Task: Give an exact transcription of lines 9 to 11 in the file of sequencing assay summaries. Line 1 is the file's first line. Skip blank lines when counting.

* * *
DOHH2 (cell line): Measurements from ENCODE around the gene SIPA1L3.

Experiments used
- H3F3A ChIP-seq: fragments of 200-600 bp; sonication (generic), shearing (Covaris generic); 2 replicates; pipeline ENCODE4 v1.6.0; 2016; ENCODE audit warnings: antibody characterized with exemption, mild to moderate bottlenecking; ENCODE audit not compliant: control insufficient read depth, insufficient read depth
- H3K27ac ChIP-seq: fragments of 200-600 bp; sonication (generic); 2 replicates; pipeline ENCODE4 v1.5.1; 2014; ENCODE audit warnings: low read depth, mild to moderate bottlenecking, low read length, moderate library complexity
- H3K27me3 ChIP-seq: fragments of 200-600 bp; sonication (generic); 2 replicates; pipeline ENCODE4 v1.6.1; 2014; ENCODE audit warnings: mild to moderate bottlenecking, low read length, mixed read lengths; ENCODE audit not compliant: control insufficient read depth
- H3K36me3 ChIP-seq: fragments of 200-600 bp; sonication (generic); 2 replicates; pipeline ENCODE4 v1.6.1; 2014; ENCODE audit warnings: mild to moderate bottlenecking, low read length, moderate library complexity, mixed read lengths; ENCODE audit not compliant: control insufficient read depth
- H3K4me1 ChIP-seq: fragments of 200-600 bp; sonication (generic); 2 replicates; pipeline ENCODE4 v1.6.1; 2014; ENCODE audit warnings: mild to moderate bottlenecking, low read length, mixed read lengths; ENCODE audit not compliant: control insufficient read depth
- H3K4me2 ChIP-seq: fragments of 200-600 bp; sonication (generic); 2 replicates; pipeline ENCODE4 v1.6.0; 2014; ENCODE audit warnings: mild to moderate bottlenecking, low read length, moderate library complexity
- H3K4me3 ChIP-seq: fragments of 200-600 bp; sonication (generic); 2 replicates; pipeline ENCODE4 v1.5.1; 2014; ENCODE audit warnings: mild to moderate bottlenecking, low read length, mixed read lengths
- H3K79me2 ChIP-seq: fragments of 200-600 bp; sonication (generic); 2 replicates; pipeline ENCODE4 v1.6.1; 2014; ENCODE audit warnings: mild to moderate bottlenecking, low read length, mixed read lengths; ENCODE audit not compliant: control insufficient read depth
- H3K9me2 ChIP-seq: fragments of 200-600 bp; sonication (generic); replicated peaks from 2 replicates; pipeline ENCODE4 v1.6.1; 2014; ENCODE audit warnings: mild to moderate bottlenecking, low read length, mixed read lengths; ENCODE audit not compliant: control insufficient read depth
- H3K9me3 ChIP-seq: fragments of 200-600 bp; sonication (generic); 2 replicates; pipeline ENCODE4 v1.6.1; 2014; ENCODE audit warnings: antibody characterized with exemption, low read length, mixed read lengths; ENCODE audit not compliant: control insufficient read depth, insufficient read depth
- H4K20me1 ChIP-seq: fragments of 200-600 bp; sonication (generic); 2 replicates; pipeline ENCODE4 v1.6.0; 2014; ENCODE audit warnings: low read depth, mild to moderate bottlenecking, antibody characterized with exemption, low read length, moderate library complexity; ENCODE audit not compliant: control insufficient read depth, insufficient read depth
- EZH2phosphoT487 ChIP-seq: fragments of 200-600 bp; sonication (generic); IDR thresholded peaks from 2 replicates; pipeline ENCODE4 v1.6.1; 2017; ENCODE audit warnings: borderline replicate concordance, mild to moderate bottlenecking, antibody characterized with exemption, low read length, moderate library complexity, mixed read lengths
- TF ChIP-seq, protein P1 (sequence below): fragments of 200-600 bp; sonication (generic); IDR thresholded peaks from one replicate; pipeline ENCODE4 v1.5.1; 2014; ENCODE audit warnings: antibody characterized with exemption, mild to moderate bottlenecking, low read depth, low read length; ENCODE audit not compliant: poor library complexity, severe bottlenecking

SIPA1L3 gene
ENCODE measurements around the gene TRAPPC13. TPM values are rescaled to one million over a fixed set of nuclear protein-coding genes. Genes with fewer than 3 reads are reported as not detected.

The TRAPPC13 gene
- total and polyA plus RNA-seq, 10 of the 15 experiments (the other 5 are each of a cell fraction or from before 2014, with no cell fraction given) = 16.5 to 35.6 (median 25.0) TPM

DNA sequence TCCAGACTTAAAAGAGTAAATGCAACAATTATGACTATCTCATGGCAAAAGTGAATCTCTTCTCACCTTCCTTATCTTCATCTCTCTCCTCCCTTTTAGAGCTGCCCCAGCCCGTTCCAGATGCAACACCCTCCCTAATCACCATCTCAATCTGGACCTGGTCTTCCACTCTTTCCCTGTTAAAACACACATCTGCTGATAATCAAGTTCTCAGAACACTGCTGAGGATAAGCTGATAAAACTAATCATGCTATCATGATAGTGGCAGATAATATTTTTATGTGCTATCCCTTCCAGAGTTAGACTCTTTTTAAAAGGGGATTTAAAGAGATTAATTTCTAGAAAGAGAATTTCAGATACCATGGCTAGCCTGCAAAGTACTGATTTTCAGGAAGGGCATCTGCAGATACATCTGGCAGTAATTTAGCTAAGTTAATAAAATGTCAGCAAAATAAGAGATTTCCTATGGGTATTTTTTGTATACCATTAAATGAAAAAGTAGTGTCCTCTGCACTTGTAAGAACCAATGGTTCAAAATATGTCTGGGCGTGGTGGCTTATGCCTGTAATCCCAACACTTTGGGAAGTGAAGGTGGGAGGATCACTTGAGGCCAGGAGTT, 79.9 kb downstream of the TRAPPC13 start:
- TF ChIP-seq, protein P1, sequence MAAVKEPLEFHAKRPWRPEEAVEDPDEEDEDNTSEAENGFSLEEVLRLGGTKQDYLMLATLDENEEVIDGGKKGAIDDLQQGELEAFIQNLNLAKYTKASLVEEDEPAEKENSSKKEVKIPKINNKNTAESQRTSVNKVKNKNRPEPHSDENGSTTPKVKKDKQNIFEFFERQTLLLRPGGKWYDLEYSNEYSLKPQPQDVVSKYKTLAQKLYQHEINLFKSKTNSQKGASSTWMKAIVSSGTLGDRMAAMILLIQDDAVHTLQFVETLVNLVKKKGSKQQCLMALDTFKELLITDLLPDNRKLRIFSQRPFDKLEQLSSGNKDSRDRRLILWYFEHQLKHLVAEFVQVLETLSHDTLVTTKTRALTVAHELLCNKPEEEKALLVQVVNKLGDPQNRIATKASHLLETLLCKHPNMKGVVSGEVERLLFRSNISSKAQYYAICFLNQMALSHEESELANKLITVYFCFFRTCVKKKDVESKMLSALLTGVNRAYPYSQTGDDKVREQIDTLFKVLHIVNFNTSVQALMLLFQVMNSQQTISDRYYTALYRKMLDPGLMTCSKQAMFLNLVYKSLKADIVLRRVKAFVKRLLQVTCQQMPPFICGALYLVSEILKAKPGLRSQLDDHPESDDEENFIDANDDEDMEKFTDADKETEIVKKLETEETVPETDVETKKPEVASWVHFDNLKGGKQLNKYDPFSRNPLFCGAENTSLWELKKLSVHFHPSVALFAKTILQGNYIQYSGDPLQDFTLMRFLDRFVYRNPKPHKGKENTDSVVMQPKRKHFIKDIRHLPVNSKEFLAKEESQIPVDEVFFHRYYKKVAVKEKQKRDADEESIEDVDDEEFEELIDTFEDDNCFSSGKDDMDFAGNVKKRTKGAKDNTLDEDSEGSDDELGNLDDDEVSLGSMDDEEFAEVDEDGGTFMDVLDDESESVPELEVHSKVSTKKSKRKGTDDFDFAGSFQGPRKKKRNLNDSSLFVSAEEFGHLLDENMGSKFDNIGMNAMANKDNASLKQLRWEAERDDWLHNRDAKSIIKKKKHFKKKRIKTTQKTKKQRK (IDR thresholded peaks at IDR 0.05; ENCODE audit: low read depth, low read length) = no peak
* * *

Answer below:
- H3K4me3 ChIP-seq: fragments of 200-600 bp; sonication (generic); 2 replicates; pipeline ENCODE4 v1.5.1; 2014; ENCODE audit warnings: mild to moderate bottlenecking, low read length, mixed read lengths
- H3K79me2 ChIP-seq: fragments of 200-600 bp; sonication (generic); 2 replicates; pipeline ENCODE4 v1.6.1; 2014; ENCODE audit warnings: mild to moderate bottlenecking, low read length, mixed read lengths; ENCODE audit not compliant: control insufficient read depth
- H3K9me2 ChIP-seq: fragments of 200-600 bp; sonication (generic); replicated peaks from 2 replicates; pipeline ENCODE4 v1.6.1; 2014; ENCODE audit warnings: mild to moderate bottlenecking, low read length, mixed read lengths; ENCODE audit not compliant: control insufficient read depth